Sunday, August 27, 2006

Antinomies Inform Us

Parshat Shoftim
In memoriam Richard Norman Wisan, PhD.

Looking through the Israeli Chabad pamphlet “Hiskashrus”, I noticed two ideas attributed to the Tzemach Tzedek, Rebbe Menachem Mendel of Lubavitch, on the idea of “two witnesses”.

The verse says, (19:15) “…by the testimony of two witnesses…shall the thing be established.” When we see the number two in the Torah, we often thing of pairs, generally opposites: two Tablets, one relating to other people, the second relating to God; two brothers, one following the Path, the other not; etc.

Philosophically we are a religion of distinctions, of opposites, of thesis and antithesis which must be held in mind together, not synthesized into an artificial harmony. Holy and profane, tameh and tahor, man and woman, immanent and transcendent, all are dealt with in different ways according to the philosophical position of the explainer. Paradox, tzvei dinim (Neo-Kantian dialectic), and balance, characterize the Chasidic, Litvish and Mussar approaches to the ideas we all hold necessary.

The Rebbe says, on the one hand,

Two witnesses – these are tzimtzum (contraction) and hispashtus (expansion) (two stages in Kabbalistic creation – the contraction of God to make room for the Universe, and the expansion of matter throughout the space left for it). The thing (word) – hints at the Word of God which caused Creation to happen.. By two witnesses is the thing established – For Creation to happen, both are necessary. Without expansion, there would be no physical Universe. Without contraction, there would be no space for the Universe to form.”

On the other hand,

Thing – hints at the words of prayer. Two witnesses – these are Fear and Love. By two witnesses the word is established – Only through both Fear and Love is Prayer established.”

The editors of Or Hatorah brought both ideas on the same page (Devarim 997), and they came from the same mind, so what’s the connection? Let’s free-associate about other antinomies.

Constriction-expansion: this brings to mind (since it’s Rosh Chodesh Elul) the verse in Hallel, “From the narrow place (meitzar) I called, O God, in the broad place (merchav) You answered me, O God.” R’ Meir Goldwicht of YU, in his Pesach tape two years ago, tells us that this is our personal Exodus, that we are to experience on Pesach at the Seder. From the meitzar, the narrow place, Mitzrayim, Egypt, the narrow land, we called out, prayed. We were answered in the broad place, the desert, where miracles were performed for us and we were given the Torah. Right there, we have prayer, and its answer. But this brings in the Exodus.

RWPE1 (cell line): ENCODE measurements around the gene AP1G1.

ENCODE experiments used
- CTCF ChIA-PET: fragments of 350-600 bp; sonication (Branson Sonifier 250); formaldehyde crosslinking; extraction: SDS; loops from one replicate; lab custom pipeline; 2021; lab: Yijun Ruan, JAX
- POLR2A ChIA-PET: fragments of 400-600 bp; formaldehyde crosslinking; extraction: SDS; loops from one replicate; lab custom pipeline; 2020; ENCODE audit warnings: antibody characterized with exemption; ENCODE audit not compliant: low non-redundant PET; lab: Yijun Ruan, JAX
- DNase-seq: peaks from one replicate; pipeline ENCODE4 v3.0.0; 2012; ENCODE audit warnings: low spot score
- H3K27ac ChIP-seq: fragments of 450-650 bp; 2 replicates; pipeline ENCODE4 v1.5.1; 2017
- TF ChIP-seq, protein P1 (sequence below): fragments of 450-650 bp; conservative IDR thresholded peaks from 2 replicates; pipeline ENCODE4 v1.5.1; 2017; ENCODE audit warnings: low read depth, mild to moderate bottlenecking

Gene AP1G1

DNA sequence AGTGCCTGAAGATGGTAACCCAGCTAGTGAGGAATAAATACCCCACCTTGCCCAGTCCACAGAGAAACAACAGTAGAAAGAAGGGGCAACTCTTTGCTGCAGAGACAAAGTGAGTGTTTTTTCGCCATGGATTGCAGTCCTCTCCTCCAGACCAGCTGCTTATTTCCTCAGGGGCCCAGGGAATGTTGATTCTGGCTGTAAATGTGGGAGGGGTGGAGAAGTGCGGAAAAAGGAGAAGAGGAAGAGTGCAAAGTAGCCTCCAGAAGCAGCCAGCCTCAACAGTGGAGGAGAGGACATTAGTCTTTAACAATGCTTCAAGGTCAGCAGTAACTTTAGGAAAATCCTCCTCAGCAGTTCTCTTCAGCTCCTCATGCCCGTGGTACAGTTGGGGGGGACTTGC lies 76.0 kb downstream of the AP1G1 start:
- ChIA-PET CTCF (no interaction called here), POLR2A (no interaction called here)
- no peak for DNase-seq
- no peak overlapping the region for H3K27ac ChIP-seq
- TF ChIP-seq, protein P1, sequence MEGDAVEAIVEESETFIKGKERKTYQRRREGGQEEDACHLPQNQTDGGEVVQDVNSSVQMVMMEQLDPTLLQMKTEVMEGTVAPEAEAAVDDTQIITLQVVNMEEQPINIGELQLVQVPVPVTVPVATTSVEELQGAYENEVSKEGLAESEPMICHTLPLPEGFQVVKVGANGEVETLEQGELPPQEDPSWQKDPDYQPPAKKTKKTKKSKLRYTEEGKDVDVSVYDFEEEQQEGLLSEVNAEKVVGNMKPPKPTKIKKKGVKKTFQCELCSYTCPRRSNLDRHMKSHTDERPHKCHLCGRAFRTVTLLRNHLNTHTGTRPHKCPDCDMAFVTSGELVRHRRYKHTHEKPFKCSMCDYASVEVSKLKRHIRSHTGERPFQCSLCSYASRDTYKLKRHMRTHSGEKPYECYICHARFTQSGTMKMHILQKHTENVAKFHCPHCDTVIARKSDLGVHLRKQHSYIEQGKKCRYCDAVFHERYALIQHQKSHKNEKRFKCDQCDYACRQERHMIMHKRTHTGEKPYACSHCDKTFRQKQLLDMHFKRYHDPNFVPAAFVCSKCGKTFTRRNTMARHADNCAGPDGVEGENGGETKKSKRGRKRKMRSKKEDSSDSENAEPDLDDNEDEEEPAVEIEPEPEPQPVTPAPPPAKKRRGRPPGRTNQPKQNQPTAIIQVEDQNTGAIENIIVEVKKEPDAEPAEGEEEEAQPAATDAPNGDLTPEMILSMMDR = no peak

Fear-love: these are motivators of action in prayer and mitzvoth. In a way, fear comes first, fear of punishment, the motivator of perfect behavior, of not violating any mitzvoth. But that is not the goal of Judaism, simple behavior. No, whether for the Rambam (perfect philosophy) or for most others (kabbalistic ascents), there is a further level of perfection, born out of love for God, and desire to cleave to Him, to know Him as the Rambam requires. This is the level of Ahavah. And according to the Rebbe, both Fear and Love are necessary for prayer.

So we have fear/love as aspects of total prayer, and we have Creation (constriction/expansion), and the Exodus (narrow-wide). They all come together. Both Creation and the Exodus are motivating factors in our relationship with God. We remind ourselves of them all through the davening, in the brachot surrounding Shma, in the Pesukei Dezimra – we keep recounting our history, and marveling at the wonder of Creation as motivators for proper intention in the central prayers – Shema and Shemoneh Esreh. Further, fear and love, fear of the Creator God who is all-powerful over the Universe, and love of the Savior-God who brought us out of the narrow place, the house of bondage, come together in our prayers, motivating us to rise ever higher in our service of the Divine.

As we enter the Teshuvah Season, in the beginning of Elul, we start to think about the coming Judgment, and the ideas of repentance, prayer and charity, all of which avert the stern decree. By balancing these antinomies in our consciousness, we can inform our prayers with the intensity needed for them to be heard.

We remember the peshat in the verse, that it takes the exactly parallel testimony of two witnesses in order to convict others, be they criminals or other false witnesses. By the same token, then, witnesses that disagree will necessarily acquit the sinner. These antinomies, then, certainly disagree, and will, God-willing, when properly meditated upon and brought into conscious reality, help to acquit us, to avert the stern decree.

May our prayers be heard as this season progresses, and all throughout the year.

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